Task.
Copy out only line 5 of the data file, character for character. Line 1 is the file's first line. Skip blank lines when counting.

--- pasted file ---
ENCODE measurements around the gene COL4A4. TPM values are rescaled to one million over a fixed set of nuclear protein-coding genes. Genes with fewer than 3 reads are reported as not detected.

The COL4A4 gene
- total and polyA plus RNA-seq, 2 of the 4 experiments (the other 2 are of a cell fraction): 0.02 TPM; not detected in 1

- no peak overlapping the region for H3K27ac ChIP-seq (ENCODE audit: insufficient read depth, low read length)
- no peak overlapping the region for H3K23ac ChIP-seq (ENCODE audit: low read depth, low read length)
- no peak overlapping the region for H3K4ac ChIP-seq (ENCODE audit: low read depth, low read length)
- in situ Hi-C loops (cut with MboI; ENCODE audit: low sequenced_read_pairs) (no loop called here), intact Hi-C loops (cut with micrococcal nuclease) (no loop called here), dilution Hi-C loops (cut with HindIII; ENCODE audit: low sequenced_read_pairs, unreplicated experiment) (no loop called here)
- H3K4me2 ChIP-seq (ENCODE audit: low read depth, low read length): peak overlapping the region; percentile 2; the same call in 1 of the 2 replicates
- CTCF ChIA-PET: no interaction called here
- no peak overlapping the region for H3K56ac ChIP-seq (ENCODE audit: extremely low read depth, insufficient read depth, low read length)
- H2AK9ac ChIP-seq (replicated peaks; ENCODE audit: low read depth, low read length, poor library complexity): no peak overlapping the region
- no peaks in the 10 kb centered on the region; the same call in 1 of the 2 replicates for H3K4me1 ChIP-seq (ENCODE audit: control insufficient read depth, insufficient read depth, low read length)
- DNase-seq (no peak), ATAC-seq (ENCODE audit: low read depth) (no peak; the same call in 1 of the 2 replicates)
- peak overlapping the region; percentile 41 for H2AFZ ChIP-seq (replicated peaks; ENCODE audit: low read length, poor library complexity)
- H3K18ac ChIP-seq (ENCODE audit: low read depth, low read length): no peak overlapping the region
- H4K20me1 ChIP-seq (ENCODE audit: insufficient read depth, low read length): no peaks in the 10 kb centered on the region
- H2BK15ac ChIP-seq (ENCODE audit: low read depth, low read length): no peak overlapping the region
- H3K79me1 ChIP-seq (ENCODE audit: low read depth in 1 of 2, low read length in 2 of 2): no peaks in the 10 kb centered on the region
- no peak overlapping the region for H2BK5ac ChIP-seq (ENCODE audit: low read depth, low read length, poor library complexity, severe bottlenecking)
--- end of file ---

- no peak overlapping the region for H3K23ac ChIP-seq (ENCODE audit: low read depth, low read length)